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Many posts (such as this) claim the ff package is superior to bigmemory because it can handle objects w/ atomic and nonatomic components, but how? For example:

UNIT <- c(100,100, 200, 200, 200, 200, 200, 300, 300, 300,300)
TERMINATED <- as.Date(c('1999-07-06','2008-12-05','2000-08-18','2000-08-18','2000-08-18',
START <- as.Date(c('2007-04-23','2008-12-06','2004-06-01','2007-02-01','2008-04-19',
STOP <- as.Date(c('2008-12-05','2012-12-31','2007-01-31','2008-04-18','2010-11-28',

TEST2 <- ffdf(TEST)            
Error in ffdf(TEST) : ffdf components must be atomic ff objects

What can I do to make this work?

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up vote 5 down vote accepted


TEST2 <- as.ffdf(TEST)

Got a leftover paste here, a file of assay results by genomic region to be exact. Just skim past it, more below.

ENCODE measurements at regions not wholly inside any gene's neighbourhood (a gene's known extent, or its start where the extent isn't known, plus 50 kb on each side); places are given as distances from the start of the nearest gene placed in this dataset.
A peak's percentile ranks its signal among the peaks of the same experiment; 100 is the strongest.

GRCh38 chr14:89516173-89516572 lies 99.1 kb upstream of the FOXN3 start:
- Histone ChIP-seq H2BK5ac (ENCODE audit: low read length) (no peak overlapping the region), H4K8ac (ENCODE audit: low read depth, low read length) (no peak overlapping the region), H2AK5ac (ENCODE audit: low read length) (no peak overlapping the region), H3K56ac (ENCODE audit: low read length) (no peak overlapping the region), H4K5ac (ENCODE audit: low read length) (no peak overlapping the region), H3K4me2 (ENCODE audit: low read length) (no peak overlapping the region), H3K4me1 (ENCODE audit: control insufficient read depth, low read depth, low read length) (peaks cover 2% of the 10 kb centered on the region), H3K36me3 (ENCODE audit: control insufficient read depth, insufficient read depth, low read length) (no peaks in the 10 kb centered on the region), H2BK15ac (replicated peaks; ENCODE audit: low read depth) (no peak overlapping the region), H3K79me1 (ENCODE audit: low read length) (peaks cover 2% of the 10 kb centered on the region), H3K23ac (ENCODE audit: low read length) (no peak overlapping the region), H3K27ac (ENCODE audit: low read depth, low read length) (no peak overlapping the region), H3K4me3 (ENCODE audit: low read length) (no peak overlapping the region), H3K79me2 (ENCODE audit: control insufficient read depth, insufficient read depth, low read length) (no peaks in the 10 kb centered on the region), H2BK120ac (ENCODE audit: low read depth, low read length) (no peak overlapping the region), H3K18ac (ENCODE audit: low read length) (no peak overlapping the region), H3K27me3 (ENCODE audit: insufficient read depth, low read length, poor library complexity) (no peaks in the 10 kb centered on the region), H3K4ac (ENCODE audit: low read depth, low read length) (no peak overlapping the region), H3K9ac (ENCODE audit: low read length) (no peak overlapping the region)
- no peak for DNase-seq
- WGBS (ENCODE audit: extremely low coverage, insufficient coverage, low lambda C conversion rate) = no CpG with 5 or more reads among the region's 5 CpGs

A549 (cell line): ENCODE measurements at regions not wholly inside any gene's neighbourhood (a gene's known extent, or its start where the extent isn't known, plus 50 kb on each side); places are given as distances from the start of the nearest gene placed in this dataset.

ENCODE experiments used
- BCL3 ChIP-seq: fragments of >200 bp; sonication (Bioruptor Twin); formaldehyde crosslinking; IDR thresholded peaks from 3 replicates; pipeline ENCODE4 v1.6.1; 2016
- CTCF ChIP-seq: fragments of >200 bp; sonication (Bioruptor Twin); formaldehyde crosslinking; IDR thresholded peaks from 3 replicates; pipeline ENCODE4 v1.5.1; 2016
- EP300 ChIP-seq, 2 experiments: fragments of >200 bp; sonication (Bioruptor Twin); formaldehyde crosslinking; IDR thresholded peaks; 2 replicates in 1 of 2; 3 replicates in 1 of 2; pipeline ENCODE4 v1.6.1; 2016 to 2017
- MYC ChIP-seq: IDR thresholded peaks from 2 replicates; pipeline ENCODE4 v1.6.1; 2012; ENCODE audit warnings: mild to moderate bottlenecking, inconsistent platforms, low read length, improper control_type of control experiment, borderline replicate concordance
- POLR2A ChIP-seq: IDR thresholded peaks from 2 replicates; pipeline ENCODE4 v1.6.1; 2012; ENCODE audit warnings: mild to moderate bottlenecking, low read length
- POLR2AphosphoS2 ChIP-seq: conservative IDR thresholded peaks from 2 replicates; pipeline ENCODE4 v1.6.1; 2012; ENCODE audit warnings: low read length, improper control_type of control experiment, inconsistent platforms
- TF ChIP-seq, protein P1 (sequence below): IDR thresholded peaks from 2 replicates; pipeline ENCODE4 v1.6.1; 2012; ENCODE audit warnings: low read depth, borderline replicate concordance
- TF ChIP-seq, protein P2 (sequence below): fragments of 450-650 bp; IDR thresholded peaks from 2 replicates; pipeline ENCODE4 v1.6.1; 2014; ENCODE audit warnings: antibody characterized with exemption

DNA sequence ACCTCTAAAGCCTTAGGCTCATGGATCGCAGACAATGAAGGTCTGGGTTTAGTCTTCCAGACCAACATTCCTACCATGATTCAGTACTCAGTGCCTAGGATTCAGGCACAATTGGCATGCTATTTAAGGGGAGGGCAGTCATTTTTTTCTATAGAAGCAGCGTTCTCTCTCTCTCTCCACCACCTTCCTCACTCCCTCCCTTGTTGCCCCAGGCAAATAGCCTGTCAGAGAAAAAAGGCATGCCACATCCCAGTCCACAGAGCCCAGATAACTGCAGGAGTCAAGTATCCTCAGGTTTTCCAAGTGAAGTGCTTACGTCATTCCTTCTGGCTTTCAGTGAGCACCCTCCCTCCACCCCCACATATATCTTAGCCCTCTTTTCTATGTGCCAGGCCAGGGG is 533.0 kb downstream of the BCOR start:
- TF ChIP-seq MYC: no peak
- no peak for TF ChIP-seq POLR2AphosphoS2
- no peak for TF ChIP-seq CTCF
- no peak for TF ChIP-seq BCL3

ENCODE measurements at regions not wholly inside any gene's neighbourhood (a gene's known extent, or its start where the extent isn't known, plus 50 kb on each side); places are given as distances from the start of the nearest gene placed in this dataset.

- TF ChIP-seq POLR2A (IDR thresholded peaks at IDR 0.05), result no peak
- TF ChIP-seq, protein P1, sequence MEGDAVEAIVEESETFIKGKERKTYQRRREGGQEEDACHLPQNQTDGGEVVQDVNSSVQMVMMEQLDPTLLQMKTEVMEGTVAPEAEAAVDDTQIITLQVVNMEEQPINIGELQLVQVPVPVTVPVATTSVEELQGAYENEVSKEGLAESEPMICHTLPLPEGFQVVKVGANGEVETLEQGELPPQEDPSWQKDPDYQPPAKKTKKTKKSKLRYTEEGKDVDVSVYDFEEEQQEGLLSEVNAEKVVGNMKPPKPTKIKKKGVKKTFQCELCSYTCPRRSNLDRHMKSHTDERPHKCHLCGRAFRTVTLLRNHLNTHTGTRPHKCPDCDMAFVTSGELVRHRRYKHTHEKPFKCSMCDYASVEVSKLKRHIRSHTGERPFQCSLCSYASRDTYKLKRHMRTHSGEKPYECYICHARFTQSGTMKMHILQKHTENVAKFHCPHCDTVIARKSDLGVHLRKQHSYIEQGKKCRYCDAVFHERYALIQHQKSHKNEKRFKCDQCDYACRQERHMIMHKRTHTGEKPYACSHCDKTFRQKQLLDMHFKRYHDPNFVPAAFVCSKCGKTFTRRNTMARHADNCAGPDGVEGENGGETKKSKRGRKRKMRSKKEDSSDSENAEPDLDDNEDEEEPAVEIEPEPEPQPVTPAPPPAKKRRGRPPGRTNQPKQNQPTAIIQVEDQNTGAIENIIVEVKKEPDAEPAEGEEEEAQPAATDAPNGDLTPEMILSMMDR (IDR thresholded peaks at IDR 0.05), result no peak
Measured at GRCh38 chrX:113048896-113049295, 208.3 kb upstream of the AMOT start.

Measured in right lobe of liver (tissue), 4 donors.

instead of

TEST2 <- ffdf(TEST)   

will work.

Explanation: as.ffdf converts your data.frame to an ffdf. If you really want to use ffdf directly, you need to supply atomic ff vectors as the error message indicates. For the above example this would be

ffdf(UNIT = as.ff(UNIT), STATUS = as.ff(as.factor(STATUS)), TERMINATED = as.ff(TERMINATED), START = as.ff(START), STOP = as.ff(STOP))

See ?as.ffdf or ?ffdf, part of the ff package.

In real life, your data would be coming from other sources like csv or SQL sources instead of from a data.frame already in R. See package ETLUtils to get your data from SQL into ff easily.

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I tried to coerce the columns of TEST data.frame to ff objects before the call to ffdf but this don't work. Here a workaround using read.csv.ffdf:

TEST.ffd <- read.csv.ffdf(file='test.csv')
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